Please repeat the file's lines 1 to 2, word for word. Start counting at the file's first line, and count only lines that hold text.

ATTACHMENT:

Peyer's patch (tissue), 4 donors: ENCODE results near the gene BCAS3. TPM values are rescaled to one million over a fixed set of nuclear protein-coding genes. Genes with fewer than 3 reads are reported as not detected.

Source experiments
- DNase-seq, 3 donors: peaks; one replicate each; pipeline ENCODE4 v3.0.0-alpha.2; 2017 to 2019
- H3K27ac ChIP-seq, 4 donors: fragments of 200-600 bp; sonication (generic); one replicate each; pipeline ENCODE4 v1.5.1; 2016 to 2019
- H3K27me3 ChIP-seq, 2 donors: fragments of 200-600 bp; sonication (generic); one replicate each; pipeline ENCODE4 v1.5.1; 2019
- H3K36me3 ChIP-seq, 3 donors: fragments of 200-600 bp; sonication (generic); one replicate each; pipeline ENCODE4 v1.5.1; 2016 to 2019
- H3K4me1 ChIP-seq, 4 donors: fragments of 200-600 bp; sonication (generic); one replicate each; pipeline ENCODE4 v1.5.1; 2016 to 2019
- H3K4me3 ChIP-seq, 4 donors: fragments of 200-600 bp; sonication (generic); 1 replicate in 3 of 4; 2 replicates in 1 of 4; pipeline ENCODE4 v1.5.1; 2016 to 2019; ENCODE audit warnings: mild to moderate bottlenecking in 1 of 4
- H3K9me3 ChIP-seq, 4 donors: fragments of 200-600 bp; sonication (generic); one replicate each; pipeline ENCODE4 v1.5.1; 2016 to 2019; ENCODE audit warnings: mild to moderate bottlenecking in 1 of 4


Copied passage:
Peyer's patch (tissue), 4 donors: ENCODE results near the gene BCAS3. TPM values are rescaled to one million over a fixed set of nuclear protein-coding genes. Genes with fewer than 3 reads are reported as not detected.

Source experiments